aftermarket engineer removing header at Sterling TT's factory

Heat exchanger servicing: expert insights and tips

“A lot of the time, we will be asked to manufacture to a design life of, say, 10 years. That design life can be extended by regular cleaning, regular inspection, and maintenance,” said Alan.

Alan Taylor, Head of Aftermarket at Sterling Thermal Technology
Alan Taylor, Head of Aftermarket at Sterling Thermal Technology

Heat exchangers are indispensable components in various industries, playing a crucial role in heat transfer and fluid handling processes. Like any mechanical equipment, they must be looked after to perform their best.

To understand the complexity of maintaining these systems, we spoke to Sterling Thermal Technology engineer Alan, a seasoned professional who heads up our Aftermarket Department.

We discussed everything from when to get a heat exchanger serviced, how customers can prevent issues, and what cases cause particular challenges. This blog summarises what we learned.

When a service occurs

We started by asking Alan about the process customers follow to service their heat exchangers. Alan explained that Sterling TT proactively assists customers who have had a new heat exchanger installed.

“To new customers, after initial installation & commissioning, we will follow up a year to months down the line to check if they are having issues.”

However, most service work is unscheduled maintenance because the customer identified an issue. Alan explained that customers often monitor their heat exchangers’ temperatures, pressures, and flow rates. If they notice a decrease in flow rates or an increase in temperatures, they may consider scheduling a service.

Some issues are more urgent than others, especially where there is a leak or failure, but thankfully, they are less common.

When asked about recommended maintenance intervals, Alan highlighted the variability due to the uniqueness of each heat exchanger. He mentioned that customers often assess their units by themselves, checking for blockages and leaks. Depending on the industry and process, maintenance cycles can range from annual checks to four or five years – it really depends on the complexity and criticality of the system.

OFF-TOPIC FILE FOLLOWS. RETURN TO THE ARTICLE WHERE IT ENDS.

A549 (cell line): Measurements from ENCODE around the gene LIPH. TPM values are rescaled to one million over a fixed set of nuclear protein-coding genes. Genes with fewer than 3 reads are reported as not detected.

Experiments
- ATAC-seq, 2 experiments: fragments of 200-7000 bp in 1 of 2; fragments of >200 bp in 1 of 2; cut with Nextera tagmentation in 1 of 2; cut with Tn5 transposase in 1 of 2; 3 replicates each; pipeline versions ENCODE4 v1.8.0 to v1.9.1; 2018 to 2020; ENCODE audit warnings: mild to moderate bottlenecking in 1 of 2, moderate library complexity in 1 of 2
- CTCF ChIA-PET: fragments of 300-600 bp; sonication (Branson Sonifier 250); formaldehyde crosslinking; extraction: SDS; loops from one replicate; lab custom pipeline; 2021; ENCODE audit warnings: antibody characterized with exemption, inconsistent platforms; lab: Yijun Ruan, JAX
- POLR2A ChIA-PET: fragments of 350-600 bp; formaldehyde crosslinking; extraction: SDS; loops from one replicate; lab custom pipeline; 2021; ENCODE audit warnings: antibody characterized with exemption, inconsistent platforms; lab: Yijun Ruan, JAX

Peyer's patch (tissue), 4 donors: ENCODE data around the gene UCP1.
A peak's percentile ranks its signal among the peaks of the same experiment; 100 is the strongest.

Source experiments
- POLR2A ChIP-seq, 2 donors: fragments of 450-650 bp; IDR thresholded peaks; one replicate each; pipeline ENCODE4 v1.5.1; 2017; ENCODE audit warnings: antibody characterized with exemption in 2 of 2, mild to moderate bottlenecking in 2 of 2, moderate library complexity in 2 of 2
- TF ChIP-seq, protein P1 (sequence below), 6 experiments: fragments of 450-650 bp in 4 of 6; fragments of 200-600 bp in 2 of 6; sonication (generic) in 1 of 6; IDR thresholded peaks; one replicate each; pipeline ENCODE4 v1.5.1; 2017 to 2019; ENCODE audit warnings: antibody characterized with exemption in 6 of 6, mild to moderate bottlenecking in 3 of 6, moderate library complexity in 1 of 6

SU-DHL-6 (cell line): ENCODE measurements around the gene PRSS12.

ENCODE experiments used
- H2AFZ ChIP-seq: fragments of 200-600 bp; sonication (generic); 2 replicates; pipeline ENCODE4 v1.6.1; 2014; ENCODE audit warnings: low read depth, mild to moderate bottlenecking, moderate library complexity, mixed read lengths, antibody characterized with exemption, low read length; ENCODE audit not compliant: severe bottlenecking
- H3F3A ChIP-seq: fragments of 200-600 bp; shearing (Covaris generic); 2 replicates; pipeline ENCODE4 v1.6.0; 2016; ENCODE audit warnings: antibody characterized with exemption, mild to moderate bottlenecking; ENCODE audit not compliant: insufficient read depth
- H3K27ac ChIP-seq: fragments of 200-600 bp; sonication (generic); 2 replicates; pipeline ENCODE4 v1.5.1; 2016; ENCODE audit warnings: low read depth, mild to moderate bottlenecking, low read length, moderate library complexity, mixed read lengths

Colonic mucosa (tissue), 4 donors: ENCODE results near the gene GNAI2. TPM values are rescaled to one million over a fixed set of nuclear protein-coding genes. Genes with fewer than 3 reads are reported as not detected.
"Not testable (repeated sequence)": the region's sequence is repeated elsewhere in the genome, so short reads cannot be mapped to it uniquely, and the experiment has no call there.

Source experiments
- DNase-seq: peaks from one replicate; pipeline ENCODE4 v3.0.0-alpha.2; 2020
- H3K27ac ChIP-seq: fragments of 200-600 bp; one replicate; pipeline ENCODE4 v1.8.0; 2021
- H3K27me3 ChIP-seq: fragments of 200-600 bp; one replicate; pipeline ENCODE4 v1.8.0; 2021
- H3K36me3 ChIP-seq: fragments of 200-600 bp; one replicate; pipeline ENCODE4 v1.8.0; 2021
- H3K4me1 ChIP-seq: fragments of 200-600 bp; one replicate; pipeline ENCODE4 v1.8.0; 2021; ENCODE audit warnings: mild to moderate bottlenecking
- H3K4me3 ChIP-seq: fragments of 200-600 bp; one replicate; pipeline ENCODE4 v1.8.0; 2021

“It’s very dependent on who the client is, what industry it’s in, and what the process parameters are.”

What happens at a service

“A heat exchanger service is a bit like an MOT on a car.”

Now that we understand when a service should occur, we asked Alan what work is carried out.

Information gathering

Alan explained that they start the process with a discussion with a customer. This critical step gives them a chance to outline issues they might have experienced and whether they are aware of any problems that Sterling TT can help identify and rectify.

Not all heat exchangers that Alan’s team works on are designed by Sterling TT. In this case, it would be extremely helpful if the client could provide documentation, drawings, or data sheets about the heat exchanger.


Aftersales service on heat exchanger performed by Sterling Thermal Technology in its UK factory

From there, the process starts with a testing inspection of the heat exchanger. Depending on the unit type, an air or hydro test is needed to check for leaks.

In some instances, the tests might involve a third-party inspection that employs a probe that goes into each heat exchanger tube to measure the remaining thickness. This measurement can be compared to the original tube thickness at the time of manufacture, from the original drawings or data sheets. This tells the team how much thinning has occurred over time.

There may also be a requirement for any existing welds to be inspected by Non-Destructive Testing (NDT)

These tests form part of the final inspection report.


The cleaning process typically involves steam cleaning or a high-pressure water jet, depending on the unit’s processes and contamination levels. Chemical treatment might be necessary for more intensive cleaning,  which is outsourced due to specific material considerations.


It’s then time to produce an inspection report with photos, 3rd party reports (NDT, tube bore inspection, etc.) repair recommendations, and a detailed quotation to bring the exchanger back into service.

Below are some examples of recommendations.

  • Clean, re-test, certify & re-use the exchanger with new gaskets & bolting.
  • Re-tube of the exchanger.
  • Replace damaged/failed components while re-using existing parts that pass inspection.
  • Replacement of the complete exchanger

Repairs or replacement

Customers choose repairs or replacement depending on the heat exchanger’s damage, importance and required timelines.

Following any repairs, Sterling TT conducts another hydro test and provides certification for it. NDT, complete with reports, will be carried out where required. We’ll also provide a material certification for any replacement components.

Common issues and causes

damaged shell and tube that leaks
Damaged shell & tube

Alan emphasised that the most frequent issues are blockages, corroded tubes, and leaks. In these cases, customers will contact Sterling Thermal Technology to investigate.

He highlighted the impact of harsh environments, both external (e.g., seawater exposure) and internal (e.g., corrosive processes). These environments can accelerate wear and necessitate more frequent servicing. Offshore environments, in particular, present challenges due to limited access and withdrawal space.

Tips for reducing the need for maintenance

Alan mentioned several tips for customers to extend the lifespan of their heat exchangers and save money on servicing and repairs.

  • Consult the maintenance manual provided by the manufacturer.
  • Regularly clean and monitor your heat exchanger’s condition.